Use Neon as your dev environment for AWS RDS: accelerate your workflow while reducing costs
Postgres guides/Functions/Aggregate functions

Postgres COUNT() function

Count rows or non-null values in a result set

The Postgres COUNT() function counts the number of rows in a result set or the number of non-null values in a specific column.

It's useful for data analysis, reporting, and understanding the size and composition of your datasets. Some common use cases include calculating the total number of records in a table, finding the number of distinct values in a column, or determining how many rows meet certain conditions.

Try it on Neon!

Neon is Serverless Postgres built for the cloud. Explore Postgres features and functions in our user-friendly SQL editor. Sign up for a free account to get started.

Sign Up

Function signatures

The COUNT() function has two main forms:

COUNT(*) -> bigint
  • Counts the total number of rows in the result set.
COUNT([DISTINCT] expression) -> bigint
  • Counts the number of rows where the input expression is not NULL.
  • DISTINCT is an optional keyword, that removes duplicate values before counting.

Example usage

Consider an orders table that tracks orders placed by customers of an online store. It has columns order_id, customer_id, product_id, and order_date. We'll use the COUNT() function to analyze this data.

    order_id SERIAL PRIMARY KEY,
    customer_id INTEGER NOT NULL,
    product_id INTEGER,
    order_amount DECIMAL(10, 2) NOT NULL,
    order_date TIMESTAMP NOT NULL

INSERT INTO orders (customer_id, product_id, order_amount, order_date)
    (1, 101, 150.00, '2023-01-15 10:30:00'),
    (2, 102, 75.50, '2023-01-16 11:45:00'),
    (1, 103, 200.00, '2023-02-01 09:15:00'),
    (3, 104, 50.25, '2023-02-10 14:20:00'),
    (2, 105, 125.75, '2023-03-05 16:30:00'),
    (4, NULL, 90.00, '2023-03-10 13:00:00'),
    (1, 106, 180.50, '2023-04-02 11:10:00'),
    (3, 107, 60.25, '2023-04-15 10:45:00'),
    (5, 108, 110.00, '2023-05-01 15:20:00'),
    (2, 109, 95.75, '2023-05-20 12:30:00');

Count all rows

To get the total number of orders, you can use COUNT(*):

SELECT COUNT(*) AS total_orders
FROM orders;

This query will return the total number of rows in the orders table.

(1 row)

Count non-null values

To count how many orders have a product_id (assuming some orders might not have a product associated):

SELECT COUNT(product_id) AS orders_with_product
FROM orders;

This query will return the number of orders where product_id is not NULL.

(1 row)

Count distinct values

To find out how many unique customers have placed orders:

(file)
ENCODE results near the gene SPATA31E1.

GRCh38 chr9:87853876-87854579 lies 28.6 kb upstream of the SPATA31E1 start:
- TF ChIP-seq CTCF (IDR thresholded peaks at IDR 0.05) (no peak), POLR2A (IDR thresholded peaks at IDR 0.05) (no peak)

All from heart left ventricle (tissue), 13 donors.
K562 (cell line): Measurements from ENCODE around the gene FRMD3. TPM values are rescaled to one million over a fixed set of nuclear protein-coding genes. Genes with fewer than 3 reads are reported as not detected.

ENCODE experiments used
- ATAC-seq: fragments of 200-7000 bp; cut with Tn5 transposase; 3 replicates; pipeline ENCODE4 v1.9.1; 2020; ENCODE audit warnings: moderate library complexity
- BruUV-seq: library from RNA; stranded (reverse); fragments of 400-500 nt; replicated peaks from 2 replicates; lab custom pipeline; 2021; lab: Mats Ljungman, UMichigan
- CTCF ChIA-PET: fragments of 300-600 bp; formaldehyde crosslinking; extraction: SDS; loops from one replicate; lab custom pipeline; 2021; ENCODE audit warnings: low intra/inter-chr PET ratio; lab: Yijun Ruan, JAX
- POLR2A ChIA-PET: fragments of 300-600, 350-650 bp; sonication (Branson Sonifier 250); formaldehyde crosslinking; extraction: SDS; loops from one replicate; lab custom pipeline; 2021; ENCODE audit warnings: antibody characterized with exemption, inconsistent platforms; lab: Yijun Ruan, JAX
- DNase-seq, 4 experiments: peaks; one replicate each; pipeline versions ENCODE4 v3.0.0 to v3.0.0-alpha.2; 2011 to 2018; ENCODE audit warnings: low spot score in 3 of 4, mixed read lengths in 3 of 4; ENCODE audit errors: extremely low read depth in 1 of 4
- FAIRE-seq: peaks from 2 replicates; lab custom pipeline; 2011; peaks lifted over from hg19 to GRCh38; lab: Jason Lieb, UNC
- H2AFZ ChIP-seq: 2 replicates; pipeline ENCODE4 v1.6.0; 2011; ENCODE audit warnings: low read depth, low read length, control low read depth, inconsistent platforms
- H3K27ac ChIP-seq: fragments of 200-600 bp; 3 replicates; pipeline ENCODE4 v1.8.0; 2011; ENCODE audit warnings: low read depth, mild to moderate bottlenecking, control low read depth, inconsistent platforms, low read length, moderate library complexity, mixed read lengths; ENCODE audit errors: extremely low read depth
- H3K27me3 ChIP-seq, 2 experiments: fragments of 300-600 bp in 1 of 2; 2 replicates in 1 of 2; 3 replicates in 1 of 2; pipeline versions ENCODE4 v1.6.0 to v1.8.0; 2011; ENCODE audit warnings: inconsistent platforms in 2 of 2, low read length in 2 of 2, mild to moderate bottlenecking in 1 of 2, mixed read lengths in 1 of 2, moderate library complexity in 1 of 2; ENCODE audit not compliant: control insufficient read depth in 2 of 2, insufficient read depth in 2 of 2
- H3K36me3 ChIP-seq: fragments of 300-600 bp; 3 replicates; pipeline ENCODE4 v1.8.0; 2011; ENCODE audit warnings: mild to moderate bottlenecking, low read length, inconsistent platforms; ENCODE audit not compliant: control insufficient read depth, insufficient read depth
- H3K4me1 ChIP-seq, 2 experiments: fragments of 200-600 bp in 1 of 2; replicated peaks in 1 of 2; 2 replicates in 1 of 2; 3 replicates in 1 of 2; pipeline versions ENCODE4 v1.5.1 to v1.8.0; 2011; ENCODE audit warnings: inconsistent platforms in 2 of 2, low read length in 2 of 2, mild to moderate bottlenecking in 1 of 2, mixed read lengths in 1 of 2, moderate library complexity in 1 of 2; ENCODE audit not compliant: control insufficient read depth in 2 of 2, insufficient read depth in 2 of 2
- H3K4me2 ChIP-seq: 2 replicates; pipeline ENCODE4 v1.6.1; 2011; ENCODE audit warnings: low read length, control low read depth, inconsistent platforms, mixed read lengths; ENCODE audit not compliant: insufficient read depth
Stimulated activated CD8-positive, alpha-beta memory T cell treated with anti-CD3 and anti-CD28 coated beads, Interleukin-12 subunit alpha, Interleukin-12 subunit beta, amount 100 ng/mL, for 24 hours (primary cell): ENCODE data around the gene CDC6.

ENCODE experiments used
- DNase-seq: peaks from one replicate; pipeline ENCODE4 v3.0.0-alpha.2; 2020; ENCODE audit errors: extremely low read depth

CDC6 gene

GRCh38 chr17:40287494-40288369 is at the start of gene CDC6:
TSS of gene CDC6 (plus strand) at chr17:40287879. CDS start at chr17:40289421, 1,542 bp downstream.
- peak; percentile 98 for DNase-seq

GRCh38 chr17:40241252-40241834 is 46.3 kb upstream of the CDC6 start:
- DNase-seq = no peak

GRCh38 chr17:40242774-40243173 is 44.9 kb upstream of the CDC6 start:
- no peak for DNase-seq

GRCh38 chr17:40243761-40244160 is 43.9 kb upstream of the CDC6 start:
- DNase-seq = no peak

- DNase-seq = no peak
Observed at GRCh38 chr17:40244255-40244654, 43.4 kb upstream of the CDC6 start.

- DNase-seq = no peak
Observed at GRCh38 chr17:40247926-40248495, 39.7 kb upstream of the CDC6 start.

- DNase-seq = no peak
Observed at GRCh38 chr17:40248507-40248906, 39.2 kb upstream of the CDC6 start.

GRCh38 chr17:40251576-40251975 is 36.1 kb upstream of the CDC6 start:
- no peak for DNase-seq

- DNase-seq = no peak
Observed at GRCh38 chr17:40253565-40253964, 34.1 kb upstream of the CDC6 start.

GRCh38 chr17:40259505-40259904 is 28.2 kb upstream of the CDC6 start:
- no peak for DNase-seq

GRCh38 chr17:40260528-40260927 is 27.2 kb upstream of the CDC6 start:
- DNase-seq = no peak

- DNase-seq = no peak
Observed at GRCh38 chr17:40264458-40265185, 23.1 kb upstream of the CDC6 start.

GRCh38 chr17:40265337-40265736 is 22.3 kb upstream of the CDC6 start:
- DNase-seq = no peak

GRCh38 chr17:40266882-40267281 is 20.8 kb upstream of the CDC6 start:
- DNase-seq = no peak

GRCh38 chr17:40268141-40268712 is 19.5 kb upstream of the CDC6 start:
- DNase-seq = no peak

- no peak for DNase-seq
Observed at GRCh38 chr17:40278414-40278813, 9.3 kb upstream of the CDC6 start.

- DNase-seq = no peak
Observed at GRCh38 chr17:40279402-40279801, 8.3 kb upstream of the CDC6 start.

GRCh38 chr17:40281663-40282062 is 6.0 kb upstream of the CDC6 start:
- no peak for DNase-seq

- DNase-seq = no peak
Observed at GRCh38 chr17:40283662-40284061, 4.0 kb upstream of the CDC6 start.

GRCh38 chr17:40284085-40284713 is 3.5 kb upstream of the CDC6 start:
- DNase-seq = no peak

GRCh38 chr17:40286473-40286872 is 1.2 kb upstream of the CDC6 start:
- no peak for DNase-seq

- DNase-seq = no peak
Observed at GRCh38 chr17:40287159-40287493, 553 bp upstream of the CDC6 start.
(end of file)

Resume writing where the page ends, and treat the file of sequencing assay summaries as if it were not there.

SELECT COUNT(DISTINCT customer_id) AS unique_customers
FROM orders;

This query will return the number of distinct customer_id values in the orders table.

(1 row)

Advanced examples

We use the orders table created in the previous section to demonstrate more use cases of the COUNT() function.

Combine COUNT() with GROUP BY

You can use COUNT() with GROUP BY to get counts for different categories:

  DATE_TRUNC('month', order_date) AS month,
  COUNT(*) AS orders_per_month
FROM orders
GROUP BY DATE_TRUNC('month', order_date)
ORDER BY month;

This query counts the number of orders for each month.

month        | orders_per_month
 2023-01-01 00:00:00 |                2
 2023-02-01 00:00:00 |                2
 2023-03-01 00:00:00 |                2
 2023-04-01 00:00:00 |                2
 2023-05-01 00:00:00 |                2
(5 rows)

Use COUNT() in a subquery

You can use COUNT() in a subquery to filter based on counts:

SELECT customer_id, COUNT(*) AS order_count
FROM orders
GROUP BY customer_id
  SELECT AVG(order_count)
  FROM (
    SELECT COUNT(*) AS order_count
    FROM orders
    GROUP BY customer_id
  ) AS customer_order_counts

This query finds customers who have placed more orders than the average number of orders per customer.

customer_id | order_count
           2 |           3
           1 |           3
(2 rows)

Combine COUNT() with CASE

You can use COUNT() with CASE statements to only count rows that meet specific conditions:

  COUNT(*) AS total_orders,
  COUNT(CASE WHEN order_amount > 100 THEN 1 END) AS high_value_orders,
  COUNT(CASE WHEN order_amount <= 100 THEN 1 END) AS low_value_orders
FROM orders;

This query counts the total number of orders, as well as the number of high-value and low-value orders.

total_orders | high_value_orders | low_value_orders
           10 |                 5 |                5
(1 row)

Use COUNT() with FILTER clause

Postgres also allows using a FILTER clause with aggregate functions, which can be more readable than CASE statements:

  COUNT(*) AS total_orders,
  COUNT(*) FILTER (WHERE order_date >= '2023-04-01') AS recent_orders
FROM orders;

This query counts the total number of orders, as well as the number of orders placed after April 1, 2023.

total_orders | recent_orders
           10 |             4
(1 row)

Additional considerations

Performance implications

COUNT(*) is generally faster than COUNT(column) or COUNT(DISTINCT column) because it doesn't need to check for NULL values or uniqueness. However, on very large tables, even COUNT(*) can be slow if it needs to scan the entire table.

For frequently used counts, consider maintaining a separate counter table or using materialized views to improve performance.

NULL handling

Both COUNT(column) and COUNT(DISTINCT column) expressions do not count NULL values. If you need to include NULL values in your count, use COUNT(*) or COUNT(COALESCE(column, 0)).

Alternative approaches

  • For approximate counts of distinct values in very large datasets, consider using the pg_stat_statements extension or the HyperLogLog algorithm (available through extensions like postgresql-hll).
  • For faster counts on large tables, consider using estimate counts based on table statistics with pg_class.reltuples.


Last updated on

Edit this page
Was this page helpful?